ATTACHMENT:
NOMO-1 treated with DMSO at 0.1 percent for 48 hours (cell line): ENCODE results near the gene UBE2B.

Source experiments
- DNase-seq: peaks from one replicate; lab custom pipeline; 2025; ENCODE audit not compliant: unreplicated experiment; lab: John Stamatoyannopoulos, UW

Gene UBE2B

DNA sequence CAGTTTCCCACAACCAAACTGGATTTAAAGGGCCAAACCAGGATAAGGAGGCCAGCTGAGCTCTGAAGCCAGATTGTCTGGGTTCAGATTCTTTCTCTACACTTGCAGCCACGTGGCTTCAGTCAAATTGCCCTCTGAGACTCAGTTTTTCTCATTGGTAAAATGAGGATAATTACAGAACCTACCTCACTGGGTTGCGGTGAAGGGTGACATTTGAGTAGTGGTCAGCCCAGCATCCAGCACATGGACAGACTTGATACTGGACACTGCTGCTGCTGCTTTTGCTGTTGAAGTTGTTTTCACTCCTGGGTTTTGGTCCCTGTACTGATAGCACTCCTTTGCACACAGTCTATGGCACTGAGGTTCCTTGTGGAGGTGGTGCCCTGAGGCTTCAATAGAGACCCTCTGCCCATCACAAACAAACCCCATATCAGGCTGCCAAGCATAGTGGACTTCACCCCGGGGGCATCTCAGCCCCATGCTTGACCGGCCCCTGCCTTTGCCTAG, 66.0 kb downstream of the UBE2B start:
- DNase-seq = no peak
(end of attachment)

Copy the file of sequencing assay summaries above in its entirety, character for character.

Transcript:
NOMO-1 treated with DMSO at 0.1 percent for 48 hours (cell line): ENCODE results near the gene UBE2B.

Source experiments
- DNase-seq: peaks from one replicate; lab custom pipeline; 2025; ENCODE audit not compliant: unreplicated experiment; lab: John Stamatoyannopoulos, UW

Gene UBE2B

DNA sequence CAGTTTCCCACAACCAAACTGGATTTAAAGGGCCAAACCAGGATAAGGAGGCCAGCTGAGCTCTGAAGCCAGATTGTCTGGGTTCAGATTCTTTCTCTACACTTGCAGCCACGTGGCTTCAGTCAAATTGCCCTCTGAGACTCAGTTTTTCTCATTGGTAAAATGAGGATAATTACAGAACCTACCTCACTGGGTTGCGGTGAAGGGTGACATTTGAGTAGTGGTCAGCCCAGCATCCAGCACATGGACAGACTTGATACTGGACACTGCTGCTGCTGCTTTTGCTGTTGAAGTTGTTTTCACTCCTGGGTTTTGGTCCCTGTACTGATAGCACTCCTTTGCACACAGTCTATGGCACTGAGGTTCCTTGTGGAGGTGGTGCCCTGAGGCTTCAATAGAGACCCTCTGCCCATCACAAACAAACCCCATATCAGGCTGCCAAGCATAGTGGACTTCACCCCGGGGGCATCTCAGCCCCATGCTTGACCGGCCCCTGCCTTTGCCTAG, 66.0 kb downstream of the UBE2B start:
- DNase-seq = no peak